1/6,000 @ f2 ISO 200 Classic Chrome Film Simulation
1/4,000 @ f2 ISO 200 Classic Chrome Film Simulation
Macro on the X100T
I’m not sure if the macro distance or functionality has been improved on the Fuji X100T compared to the X100S. To me, it seems a bit closer in it’s focusing distance….Its critter time in the garden here in rural England:
1/1,000 @ f4 ISO 6400 (early evening) Classic Chrome Film Simulation
Low Light Performance of the Fuji X100T
The Fuji X100T, in various shooting modes, offers native ISO (RAW) at 200-6,400. Some of us were hoping for higher (and lower) ISO support for RAW files but I do think this is a somewhat iterative process. Whilst the sensor itself has little change, there has clearly been a movement in the way the camer can create expanded ISO images in JPEG format. The Fuji X100T can create images at expanded ISO of 100, 12,800, 25,600 and 51,200. Let’s see some images:
1/4 @ f2 ISO 100 Classic Chrome Film Simulation
1/500 @ f2 ISO 12,800 Classic Chrome Film Simulation
1/500 @ f2 ISO 51,200 Classic Chrome Film Simulation
Fuji X100T AF (Auto Focus)
I am very satisfied with the improvement in the AF speed of the X100T over the X100S. It is very very quick. Along with the much larger electronic view finder and the quicker refresh rate it’s an all together quicker and more responsive shooting environment. I think a lot of people will be extremely happy with the imrpoved AF.
This seems to be improved and the inclusion of the Release Priority in the new Autofocus Menu lends me to think the same algorithms are being used with the Fuji X100T in terms of AF tracking as are being used with the X-T1. That’s great news, but does it work. Well, to be honest, I’ve not tested this out with any conviction BUT it appears to be far more accurate than the X100S was when tracking subjects.
The X100S really never cut it for me in terms of AF-C and I would never use it. Will I use it on a fixed lens 23mm? Perhaps. If it works very well. But it has to work VERY well (as well as the X-T1) for it to be worthwhile. I’ll report back. In the meantime, here is an shot during the brief testing I did do:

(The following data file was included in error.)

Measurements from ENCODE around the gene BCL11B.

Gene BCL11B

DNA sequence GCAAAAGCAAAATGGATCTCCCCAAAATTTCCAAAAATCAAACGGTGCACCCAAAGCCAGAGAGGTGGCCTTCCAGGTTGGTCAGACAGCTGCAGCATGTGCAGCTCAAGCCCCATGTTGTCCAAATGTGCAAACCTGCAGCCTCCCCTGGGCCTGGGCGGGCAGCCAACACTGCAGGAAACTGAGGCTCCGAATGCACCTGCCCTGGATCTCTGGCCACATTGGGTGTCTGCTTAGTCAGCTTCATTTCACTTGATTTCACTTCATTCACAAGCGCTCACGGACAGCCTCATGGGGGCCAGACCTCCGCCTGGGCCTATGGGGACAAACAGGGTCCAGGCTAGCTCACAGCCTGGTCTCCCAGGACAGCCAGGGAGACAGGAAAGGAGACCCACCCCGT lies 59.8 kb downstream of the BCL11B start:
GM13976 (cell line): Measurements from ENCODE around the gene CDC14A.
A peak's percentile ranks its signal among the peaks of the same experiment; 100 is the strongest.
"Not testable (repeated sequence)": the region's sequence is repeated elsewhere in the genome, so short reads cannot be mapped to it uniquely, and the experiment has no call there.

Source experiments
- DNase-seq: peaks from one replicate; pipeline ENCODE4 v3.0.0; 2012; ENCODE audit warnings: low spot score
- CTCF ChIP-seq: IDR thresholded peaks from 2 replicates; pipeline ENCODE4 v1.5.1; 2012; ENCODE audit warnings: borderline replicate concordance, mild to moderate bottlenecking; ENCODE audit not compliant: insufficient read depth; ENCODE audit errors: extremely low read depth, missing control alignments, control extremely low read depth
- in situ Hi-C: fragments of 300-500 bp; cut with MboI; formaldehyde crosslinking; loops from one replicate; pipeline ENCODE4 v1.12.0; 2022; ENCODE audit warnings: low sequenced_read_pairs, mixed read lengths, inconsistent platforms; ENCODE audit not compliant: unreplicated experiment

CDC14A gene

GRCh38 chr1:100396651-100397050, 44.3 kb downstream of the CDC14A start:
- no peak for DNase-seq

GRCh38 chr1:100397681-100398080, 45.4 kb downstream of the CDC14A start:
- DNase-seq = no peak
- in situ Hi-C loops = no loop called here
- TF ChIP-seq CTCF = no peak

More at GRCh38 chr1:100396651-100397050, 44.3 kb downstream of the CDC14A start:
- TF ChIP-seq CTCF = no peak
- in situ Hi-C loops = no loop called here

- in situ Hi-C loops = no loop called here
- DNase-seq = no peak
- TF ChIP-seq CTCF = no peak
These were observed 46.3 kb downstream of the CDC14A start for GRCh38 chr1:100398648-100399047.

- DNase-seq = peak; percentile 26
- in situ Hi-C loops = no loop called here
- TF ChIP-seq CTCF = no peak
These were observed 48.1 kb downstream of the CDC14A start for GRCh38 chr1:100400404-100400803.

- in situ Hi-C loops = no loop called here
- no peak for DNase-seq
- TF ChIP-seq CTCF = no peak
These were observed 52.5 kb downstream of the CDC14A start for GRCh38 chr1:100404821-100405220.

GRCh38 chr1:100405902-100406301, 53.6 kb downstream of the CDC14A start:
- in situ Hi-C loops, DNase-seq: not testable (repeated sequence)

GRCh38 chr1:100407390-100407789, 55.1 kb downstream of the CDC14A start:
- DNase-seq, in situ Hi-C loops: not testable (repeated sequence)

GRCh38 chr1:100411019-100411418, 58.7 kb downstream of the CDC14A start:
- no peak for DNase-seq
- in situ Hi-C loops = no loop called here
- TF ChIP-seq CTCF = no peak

Classic Chrome Film Simulation
Fuji X100T ~ Specifications
The official specification are (I’ve selected the important items here – you can see the full specification on the Fuji Site):
- 16.3 Million Pixels
- APS-C X-Trans CMOS Sensor with primary colour filter
- SD/SDHC/SDXC (UHS 1) Card support
- ISO Sensitivity: Three Auto ISO Settings; Standard ISO Configurable from 200-6400; Extended ISO 100, 12,800, 25,600 & 51,200
- Exposure Compensation: -3 to +3 in 1/3 step.
- Shutter Speed: (Electronic Shutter Mode): 1 second to 1/32,000 second (standard for Mechanical Shutter)
- Interval Shooting
- Viewfinder: Optical viewfinder covering 92% of frame + Electronic Viewfinder
- LCD Monitor: 3 Inch 1040K
- Movie Recording: 1920 x 1080 at 60, 50, 30, 25, 24 fps with stereo sound.
- Wireless Communication
- Classic Chrome Film Simulation (which I adore and I’ve shoot ALL my colour images in this film simulation over the last six weeks)
- Terminal: 2.5mm stereo mini connector.
- Dimensions: A tiny bit smaller than X100S
- Weight: About 5gms less than an X100S with a memory card and battery
Fuji X100T Overview
So, remembering that this is a pre-production, I have to say I’m very happy with the Fuji X100T as it stands. I’m slightly disapointed there is no tilting LCD screen but by and large, the newer features and functionality make the camera a very worthy upgrade to the X100S in my opinion. The camera is packed full of new and neat little features (for example, there is enough on board memory to shoot 31 JPEGS in Fine, or 10 RAW files – great news if you memory card runs out or you need to shoot quickly before you can load a card).
The ergonomics of the camera remain largely unchanged but the Clasic Chrome film simulation, the Electronic as well as Mechanical Shutter, the great improvements in video and the ability to adjust exposure compensation when in manual shooting mode all make the camera a very viable alternative the X100S. So, as mentioned, I’m going to be using the camera lot more over the coming weeks.
Watch out for a fuller review in due course (sign up to the mailing list to get updates automatically). If you have any questions, please don’t hesitate to comment below.
If you have friends that may be interested in this article, please also share on social media etc. And if you are going to Photokina – come and say “hello!”. In the mean time, I’ll leave you with some more images of my crazy whippet and some wedding images – don’t forget to click the images for full size unedited JPEGs. Happy Shooting!
1/500 F2 ISO 500
1/32,000 F2 ISO 1,600
1/210 F2 ISO 400 Classic Chrome Film Simulation